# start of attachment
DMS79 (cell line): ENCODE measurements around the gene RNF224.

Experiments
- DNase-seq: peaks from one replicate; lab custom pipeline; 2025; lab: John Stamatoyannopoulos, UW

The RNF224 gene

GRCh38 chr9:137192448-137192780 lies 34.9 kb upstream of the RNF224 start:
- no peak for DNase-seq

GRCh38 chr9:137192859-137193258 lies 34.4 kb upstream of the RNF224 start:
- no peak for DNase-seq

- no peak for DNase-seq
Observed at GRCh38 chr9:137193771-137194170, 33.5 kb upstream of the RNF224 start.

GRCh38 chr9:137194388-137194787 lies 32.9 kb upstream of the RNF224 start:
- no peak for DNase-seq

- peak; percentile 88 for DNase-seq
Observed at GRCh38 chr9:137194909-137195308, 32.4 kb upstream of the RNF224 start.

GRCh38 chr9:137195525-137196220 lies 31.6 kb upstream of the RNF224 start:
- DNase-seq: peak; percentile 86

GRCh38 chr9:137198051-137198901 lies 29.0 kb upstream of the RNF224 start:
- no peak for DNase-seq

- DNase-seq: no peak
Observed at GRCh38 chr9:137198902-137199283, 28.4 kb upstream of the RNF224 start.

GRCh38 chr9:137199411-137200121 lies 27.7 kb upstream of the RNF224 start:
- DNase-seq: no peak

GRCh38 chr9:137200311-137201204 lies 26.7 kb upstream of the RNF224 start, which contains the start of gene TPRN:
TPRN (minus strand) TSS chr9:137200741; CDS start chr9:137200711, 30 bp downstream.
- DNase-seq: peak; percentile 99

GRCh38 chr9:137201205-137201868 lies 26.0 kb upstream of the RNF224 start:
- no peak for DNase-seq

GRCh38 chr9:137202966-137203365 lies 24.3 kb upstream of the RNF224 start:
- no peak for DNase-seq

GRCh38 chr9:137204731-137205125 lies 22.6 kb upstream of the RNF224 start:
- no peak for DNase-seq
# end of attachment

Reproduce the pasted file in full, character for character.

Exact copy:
DMS79 (cell line): ENCODE measurements around the gene RNF224.

Experiments
- DNase-seq: peaks from one replicate; lab custom pipeline; 2025; lab: John Stamatoyannopoulos, UW

The RNF224 gene

GRCh38 chr9:137192448-137192780 lies 34.9 kb upstream of the RNF224 start:
- no peak for DNase-seq

GRCh38 chr9:137192859-137193258 lies 34.4 kb upstream of the RNF224 start:
- no peak for DNase-seq

- no peak for DNase-seq
Observed at GRCh38 chr9:137193771-137194170, 33.5 kb upstream of the RNF224 start.

GRCh38 chr9:137194388-137194787 lies 32.9 kb upstream of the RNF224 start:
- no peak for DNase-seq

- peak; percentile 88 for DNase-seq
Observed at GRCh38 chr9:137194909-137195308, 32.4 kb upstream of the RNF224 start.

GRCh38 chr9:137195525-137196220 lies 31.6 kb upstream of the RNF224 start:
- DNase-seq: peak; percentile 86

GRCh38 chr9:137198051-137198901 lies 29.0 kb upstream of the RNF224 start:
- no peak for DNase-seq

- DNase-seq: no peak
Observed at GRCh38 chr9:137198902-137199283, 28.4 kb upstream of the RNF224 start.

GRCh38 chr9:137199411-137200121 lies 27.7 kb upstream of the RNF224 start:
- DNase-seq: no peak

GRCh38 chr9:137200311-137201204 lies 26.7 kb upstream of the RNF224 start, which contains the start of gene TPRN:
TPRN (minus strand) TSS chr9:137200741; CDS start chr9:137200711, 30 bp downstream.
- DNase-seq: peak; percentile 99

GRCh38 chr9:137201205-137201868 lies 26.0 kb upstream of the RNF224 start:
- no peak for DNase-seq

GRCh38 chr9:137202966-137203365 lies 24.3 kb upstream of the RNF224 start:
- no peak for DNase-seq

GRCh38 chr9:137204731-137205125 lies 22.6 kb upstream of the RNF224 start:
- no peak for DNase-seq